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What's Going On Around The World Today?

An American dentist was identified as the hunter who paid $50,000 to kill one of Africa’s most famous lions earlier this month. Afghan officials are investigating the reported death of the Taliban’s leader. And a postal worker helps a boy in Utah get all the books he could want.

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Afghan officials are investigating reports that Mullah Mohammed Omar, the leader of the Taliban, is dead.

Multiple sources in international and Afghan media are reporting that Omar has died. “The reclusive, one-eyed leader’s death has been been reported several times before, including in 2011, when the Taliban dismissed reports of his death, saying false messages had been sent to media outlets after their phones, email, and website were hacked,” BuzzFeed News Francis Whittaker writes.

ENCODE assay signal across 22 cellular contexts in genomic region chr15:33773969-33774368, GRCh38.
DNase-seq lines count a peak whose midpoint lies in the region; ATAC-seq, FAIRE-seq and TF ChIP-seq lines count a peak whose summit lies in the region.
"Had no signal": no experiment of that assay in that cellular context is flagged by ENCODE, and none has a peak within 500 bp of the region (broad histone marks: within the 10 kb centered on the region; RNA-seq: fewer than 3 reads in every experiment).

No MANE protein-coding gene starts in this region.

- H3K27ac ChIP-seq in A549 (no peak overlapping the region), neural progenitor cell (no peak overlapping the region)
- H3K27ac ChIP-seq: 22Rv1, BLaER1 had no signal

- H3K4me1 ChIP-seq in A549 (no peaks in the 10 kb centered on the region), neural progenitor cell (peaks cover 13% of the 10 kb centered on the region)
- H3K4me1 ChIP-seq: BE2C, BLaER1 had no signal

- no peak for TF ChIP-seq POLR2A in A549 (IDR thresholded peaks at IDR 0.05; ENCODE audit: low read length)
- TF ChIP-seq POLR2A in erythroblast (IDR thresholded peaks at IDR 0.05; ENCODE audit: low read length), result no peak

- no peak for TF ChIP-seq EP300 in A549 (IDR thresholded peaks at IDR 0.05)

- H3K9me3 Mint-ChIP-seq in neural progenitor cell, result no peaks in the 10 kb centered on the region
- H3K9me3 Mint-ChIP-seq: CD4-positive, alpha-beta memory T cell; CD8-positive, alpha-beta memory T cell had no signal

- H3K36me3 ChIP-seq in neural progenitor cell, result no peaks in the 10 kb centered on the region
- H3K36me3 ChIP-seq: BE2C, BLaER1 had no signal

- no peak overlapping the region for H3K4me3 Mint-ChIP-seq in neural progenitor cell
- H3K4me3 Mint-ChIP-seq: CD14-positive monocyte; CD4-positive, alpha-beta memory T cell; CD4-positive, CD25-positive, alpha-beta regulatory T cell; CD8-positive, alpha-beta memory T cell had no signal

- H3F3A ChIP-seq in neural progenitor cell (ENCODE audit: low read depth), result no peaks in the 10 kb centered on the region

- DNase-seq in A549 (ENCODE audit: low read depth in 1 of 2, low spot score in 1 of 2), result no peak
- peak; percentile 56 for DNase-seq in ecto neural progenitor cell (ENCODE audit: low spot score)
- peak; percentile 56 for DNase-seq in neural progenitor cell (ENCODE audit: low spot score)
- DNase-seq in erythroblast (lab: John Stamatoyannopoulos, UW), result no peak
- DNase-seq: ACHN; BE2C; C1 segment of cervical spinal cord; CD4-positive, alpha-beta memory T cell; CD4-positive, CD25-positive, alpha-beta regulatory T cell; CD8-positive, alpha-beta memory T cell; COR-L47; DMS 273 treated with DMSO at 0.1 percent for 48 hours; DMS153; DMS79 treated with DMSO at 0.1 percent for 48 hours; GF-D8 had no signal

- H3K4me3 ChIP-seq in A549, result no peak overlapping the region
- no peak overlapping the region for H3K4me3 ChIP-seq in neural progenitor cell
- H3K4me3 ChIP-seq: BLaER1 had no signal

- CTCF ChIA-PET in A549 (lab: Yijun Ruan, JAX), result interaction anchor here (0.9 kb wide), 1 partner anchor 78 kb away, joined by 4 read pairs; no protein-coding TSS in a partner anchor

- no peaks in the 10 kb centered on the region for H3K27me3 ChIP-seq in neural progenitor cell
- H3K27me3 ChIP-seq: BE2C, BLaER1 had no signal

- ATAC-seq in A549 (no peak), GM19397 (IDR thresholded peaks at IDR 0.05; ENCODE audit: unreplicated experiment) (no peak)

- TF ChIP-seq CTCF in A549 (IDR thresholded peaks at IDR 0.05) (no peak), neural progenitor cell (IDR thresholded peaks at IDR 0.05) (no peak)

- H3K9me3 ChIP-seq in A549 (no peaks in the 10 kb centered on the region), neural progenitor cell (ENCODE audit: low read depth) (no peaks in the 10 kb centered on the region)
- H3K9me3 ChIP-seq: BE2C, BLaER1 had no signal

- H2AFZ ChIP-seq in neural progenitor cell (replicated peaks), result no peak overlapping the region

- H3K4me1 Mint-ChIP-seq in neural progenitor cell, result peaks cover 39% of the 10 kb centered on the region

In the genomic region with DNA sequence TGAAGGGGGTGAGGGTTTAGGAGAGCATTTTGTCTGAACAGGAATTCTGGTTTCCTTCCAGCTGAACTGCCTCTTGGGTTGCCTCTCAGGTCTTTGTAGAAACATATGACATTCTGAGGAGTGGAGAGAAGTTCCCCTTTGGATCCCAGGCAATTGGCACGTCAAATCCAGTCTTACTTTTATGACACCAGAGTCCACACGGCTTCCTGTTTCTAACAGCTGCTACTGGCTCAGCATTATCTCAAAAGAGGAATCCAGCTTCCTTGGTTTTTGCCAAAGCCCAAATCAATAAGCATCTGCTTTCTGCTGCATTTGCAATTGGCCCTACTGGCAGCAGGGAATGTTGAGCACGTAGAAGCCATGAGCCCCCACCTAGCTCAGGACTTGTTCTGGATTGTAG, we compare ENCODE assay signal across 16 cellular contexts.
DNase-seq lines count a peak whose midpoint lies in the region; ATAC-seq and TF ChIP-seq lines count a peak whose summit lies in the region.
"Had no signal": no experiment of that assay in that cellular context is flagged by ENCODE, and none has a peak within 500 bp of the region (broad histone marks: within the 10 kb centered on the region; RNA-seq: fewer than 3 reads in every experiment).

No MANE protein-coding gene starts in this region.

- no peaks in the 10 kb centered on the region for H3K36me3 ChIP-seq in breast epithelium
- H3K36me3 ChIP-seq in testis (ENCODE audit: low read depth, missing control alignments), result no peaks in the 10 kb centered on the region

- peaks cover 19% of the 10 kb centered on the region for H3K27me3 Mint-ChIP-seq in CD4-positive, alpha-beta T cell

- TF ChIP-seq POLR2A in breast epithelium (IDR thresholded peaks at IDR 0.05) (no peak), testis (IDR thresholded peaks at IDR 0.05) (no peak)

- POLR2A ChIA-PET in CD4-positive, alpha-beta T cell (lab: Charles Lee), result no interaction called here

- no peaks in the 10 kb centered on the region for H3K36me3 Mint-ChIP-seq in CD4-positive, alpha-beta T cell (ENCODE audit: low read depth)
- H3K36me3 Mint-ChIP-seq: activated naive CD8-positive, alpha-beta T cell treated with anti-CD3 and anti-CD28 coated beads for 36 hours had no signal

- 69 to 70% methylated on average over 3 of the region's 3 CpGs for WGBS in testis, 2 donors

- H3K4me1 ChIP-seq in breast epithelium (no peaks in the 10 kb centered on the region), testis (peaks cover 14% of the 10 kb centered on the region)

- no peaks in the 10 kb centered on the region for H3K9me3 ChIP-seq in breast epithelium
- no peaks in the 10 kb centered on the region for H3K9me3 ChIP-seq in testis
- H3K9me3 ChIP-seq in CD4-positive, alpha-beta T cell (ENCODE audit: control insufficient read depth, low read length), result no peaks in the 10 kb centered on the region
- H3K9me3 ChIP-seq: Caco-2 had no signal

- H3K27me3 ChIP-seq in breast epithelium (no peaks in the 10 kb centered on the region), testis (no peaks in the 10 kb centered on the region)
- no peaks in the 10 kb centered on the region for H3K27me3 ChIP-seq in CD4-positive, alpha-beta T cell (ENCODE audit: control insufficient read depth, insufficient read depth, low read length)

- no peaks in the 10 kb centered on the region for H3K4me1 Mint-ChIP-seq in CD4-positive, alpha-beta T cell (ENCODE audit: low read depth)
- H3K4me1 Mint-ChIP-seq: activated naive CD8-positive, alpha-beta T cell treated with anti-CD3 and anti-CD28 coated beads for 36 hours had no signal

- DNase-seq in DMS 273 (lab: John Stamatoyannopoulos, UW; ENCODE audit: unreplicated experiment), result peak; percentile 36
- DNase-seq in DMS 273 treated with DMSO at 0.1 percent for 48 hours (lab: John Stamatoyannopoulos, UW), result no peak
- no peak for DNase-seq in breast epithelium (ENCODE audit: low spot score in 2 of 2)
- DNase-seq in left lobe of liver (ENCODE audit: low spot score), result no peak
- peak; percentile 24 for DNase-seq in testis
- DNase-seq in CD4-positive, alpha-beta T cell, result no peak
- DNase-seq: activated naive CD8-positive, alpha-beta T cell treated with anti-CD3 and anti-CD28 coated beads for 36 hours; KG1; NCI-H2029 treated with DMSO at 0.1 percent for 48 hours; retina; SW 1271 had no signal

Al Jazeera, citing anonymous government and intelligence sources, reported that Omar died “two or three years ago.” The Taliban has not confirmed the accuracy of the reports, and the Afghan government has not publicly confirmed or denied them.

“News of his death comes at a difficult time for [the Taliban], which is deeply divided over whether to pursue peace talks with the Afghan government with the aim of ending the 14-year war,” the Wall Street Journal writes.

A little extra.

Omar, one of the most wanted men in the world with a $10 million reward for his capture, has been in hiding since 2001 after Taliban control over Afghanistan fell and there has been no confirmed sighting of him since.